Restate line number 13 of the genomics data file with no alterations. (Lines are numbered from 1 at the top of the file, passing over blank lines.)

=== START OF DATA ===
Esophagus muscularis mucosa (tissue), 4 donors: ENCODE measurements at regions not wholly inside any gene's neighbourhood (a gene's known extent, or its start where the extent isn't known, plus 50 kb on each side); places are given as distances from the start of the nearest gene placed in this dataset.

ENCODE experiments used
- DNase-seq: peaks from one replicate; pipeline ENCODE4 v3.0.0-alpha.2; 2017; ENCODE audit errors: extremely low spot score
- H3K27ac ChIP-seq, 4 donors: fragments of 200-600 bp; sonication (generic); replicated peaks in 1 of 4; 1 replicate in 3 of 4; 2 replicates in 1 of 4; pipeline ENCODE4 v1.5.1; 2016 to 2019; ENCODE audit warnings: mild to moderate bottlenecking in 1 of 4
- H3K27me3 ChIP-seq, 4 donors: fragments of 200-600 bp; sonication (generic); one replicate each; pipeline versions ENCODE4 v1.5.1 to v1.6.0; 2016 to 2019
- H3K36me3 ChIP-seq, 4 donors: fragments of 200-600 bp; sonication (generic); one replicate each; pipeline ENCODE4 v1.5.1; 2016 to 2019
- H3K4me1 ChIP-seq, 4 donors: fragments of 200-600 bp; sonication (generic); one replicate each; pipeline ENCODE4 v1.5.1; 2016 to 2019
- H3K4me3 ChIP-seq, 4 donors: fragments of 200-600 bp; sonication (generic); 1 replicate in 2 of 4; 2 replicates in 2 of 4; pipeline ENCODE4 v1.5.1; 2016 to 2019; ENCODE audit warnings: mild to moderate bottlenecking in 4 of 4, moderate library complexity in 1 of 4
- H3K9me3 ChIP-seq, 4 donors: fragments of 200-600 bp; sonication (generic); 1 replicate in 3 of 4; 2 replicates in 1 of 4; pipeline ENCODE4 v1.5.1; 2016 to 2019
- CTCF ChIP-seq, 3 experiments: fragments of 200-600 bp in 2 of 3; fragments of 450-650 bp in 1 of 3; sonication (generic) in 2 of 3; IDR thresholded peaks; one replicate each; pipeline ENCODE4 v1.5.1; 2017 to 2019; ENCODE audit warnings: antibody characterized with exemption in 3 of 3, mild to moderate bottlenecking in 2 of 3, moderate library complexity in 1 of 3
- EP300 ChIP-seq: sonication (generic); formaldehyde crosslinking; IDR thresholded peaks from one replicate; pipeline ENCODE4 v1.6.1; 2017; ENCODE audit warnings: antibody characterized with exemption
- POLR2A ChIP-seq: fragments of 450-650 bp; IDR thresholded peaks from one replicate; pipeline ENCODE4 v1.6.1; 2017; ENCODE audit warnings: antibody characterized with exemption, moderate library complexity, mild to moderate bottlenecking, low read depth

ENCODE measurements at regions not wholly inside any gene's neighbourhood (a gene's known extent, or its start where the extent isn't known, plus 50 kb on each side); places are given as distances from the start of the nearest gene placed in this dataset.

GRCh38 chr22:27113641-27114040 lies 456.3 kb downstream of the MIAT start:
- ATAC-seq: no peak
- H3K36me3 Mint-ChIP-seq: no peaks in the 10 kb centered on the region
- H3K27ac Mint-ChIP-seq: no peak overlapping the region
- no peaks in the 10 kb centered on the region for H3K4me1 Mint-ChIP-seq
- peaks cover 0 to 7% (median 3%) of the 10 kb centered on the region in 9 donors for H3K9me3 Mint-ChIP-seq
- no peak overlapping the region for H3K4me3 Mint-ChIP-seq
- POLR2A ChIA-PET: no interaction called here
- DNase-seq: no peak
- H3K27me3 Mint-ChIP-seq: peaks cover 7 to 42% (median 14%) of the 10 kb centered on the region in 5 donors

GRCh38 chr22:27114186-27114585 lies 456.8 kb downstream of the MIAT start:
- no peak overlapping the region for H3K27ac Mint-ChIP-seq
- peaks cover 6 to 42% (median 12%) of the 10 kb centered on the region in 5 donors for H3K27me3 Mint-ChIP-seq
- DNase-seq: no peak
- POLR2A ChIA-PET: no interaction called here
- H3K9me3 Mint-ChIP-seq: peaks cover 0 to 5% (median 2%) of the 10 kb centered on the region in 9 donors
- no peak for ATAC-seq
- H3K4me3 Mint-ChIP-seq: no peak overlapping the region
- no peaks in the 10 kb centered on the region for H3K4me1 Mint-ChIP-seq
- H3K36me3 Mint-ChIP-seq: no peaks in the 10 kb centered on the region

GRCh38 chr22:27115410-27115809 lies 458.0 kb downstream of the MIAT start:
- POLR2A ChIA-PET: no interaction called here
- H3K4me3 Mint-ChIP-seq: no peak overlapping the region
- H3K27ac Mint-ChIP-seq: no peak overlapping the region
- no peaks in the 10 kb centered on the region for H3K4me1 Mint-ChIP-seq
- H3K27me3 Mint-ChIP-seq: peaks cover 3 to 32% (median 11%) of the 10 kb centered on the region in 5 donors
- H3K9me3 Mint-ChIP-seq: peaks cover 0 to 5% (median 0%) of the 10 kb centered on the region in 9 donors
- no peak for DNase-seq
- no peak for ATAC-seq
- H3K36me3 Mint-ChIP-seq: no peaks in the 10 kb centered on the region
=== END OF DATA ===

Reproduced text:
ENCODE measurements at regions not wholly inside any gene's neighbourhood (a gene's known extent, or its start where the extent isn't known, plus 50 kb on each side); places are given as distances from the start of the nearest gene placed in this dataset.